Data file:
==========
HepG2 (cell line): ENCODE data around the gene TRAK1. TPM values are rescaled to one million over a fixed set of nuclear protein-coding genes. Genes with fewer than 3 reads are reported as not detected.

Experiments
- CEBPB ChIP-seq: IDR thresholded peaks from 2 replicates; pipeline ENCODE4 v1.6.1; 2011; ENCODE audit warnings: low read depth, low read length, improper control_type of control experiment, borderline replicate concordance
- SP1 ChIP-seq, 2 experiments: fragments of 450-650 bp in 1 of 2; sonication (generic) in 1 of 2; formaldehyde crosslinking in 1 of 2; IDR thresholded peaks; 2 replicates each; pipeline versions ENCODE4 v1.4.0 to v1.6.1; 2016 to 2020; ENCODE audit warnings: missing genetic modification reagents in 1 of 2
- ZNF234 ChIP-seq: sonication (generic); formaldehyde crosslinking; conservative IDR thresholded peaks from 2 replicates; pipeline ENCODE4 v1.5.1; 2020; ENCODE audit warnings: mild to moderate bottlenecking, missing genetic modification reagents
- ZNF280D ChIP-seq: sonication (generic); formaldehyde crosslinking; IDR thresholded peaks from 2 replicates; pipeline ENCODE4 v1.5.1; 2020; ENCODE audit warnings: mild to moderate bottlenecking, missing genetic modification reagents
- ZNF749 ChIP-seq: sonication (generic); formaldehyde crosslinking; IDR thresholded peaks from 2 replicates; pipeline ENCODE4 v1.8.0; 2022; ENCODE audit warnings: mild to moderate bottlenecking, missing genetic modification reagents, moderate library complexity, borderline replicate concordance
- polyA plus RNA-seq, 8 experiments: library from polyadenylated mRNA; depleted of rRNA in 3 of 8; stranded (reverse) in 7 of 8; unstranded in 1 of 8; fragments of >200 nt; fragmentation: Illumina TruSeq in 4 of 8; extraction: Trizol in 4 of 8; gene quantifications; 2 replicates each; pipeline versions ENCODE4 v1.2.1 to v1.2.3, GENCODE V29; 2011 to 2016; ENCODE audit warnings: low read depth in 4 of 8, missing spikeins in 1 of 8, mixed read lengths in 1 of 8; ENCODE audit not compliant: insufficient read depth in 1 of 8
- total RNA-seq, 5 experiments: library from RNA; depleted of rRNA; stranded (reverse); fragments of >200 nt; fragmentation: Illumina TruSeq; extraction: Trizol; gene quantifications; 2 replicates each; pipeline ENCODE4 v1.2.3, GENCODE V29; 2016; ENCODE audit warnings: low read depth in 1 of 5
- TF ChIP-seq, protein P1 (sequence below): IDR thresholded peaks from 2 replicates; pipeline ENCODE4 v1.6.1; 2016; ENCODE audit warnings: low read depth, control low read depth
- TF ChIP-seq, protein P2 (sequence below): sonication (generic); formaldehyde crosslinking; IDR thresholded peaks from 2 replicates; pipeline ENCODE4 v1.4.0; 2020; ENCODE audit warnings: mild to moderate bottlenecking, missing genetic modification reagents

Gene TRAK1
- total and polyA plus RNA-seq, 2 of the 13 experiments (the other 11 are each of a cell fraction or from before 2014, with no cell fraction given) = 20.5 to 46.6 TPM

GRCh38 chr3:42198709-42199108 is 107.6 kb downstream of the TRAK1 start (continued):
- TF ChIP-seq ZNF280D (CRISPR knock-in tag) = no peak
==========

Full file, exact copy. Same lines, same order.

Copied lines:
HepG2 (cell line): ENCODE data around the gene TRAK1. TPM values are rescaled to one million over a fixed set of nuclear protein-coding genes. Genes with fewer than 3 reads are reported as not detected.

Experiments
- CEBPB ChIP-seq: IDR thresholded peaks from 2 replicates; pipeline ENCODE4 v1.6.1; 2011; ENCODE audit warnings: low read depth, low read length, improper control_type of control experiment, borderline replicate concordance
- SP1 ChIP-seq, 2 experiments: fragments of 450-650 bp in 1 of 2; sonication (generic) in 1 of 2; formaldehyde crosslinking in 1 of 2; IDR thresholded peaks; 2 replicates each; pipeline versions ENCODE4 v1.4.0 to v1.6.1; 2016 to 2020; ENCODE audit warnings: missing genetic modification reagents in 1 of 2
- ZNF234 ChIP-seq: sonication (generic); formaldehyde crosslinking; conservative IDR thresholded peaks from 2 replicates; pipeline ENCODE4 v1.5.1; 2020; ENCODE audit warnings: mild to moderate bottlenecking, missing genetic modification reagents
- ZNF280D ChIP-seq: sonication (generic); formaldehyde crosslinking; IDR thresholded peaks from 2 replicates; pipeline ENCODE4 v1.5.1; 2020; ENCODE audit warnings: mild to moderate bottlenecking, missing genetic modification reagents
- ZNF749 ChIP-seq: sonication (generic); formaldehyde crosslinking; IDR thresholded peaks from 2 replicates; pipeline ENCODE4 v1.8.0; 2022; ENCODE audit warnings: mild to moderate bottlenecking, missing genetic modification reagents, moderate library complexity, borderline replicate concordance
- polyA plus RNA-seq, 8 experiments: library from polyadenylated mRNA; depleted of rRNA in 3 of 8; stranded (reverse) in 7 of 8; unstranded in 1 of 8; fragments of >200 nt; fragmentation: Illumina TruSeq in 4 of 8; extraction: Trizol in 4 of 8; gene quantifications; 2 replicates each; pipeline versions ENCODE4 v1.2.1 to v1.2.3, GENCODE V29; 2011 to 2016; ENCODE audit warnings: low read depth in 4 of 8, missing spikeins in 1 of 8, mixed read lengths in 1 of 8; ENCODE audit not compliant: insufficient read depth in 1 of 8
- total RNA-seq, 5 experiments: library from RNA; depleted of rRNA; stranded (reverse); fragments of >200 nt; fragmentation: Illumina TruSeq; extraction: Trizol; gene quantifications; 2 replicates each; pipeline ENCODE4 v1.2.3, GENCODE V29; 2016; ENCODE audit warnings: low read depth in 1 of 5
- TF ChIP-seq, protein P1 (sequence below): IDR thresholded peaks from 2 replicates; pipeline ENCODE4 v1.6.1; 2016; ENCODE audit warnings: low read depth, control low read depth
- TF ChIP-seq, protein P2 (sequence below): sonication (generic); formaldehyde crosslinking; IDR thresholded peaks from 2 replicates; pipeline ENCODE4 v1.4.0; 2020; ENCODE audit warnings: mild to moderate bottlenecking, missing genetic modification reagents

Gene TRAK1
- total and polyA plus RNA-seq, 2 of the 13 experiments (the other 11 are each of a cell fraction or from before 2014, with no cell fraction given) = 20.5 to 46.6 TPM

GRCh38 chr3:42198709-42199108 is 107.6 kb downstream of the TRAK1 start (continued):
- TF ChIP-seq ZNF280D (CRISPR knock-in tag) = no peak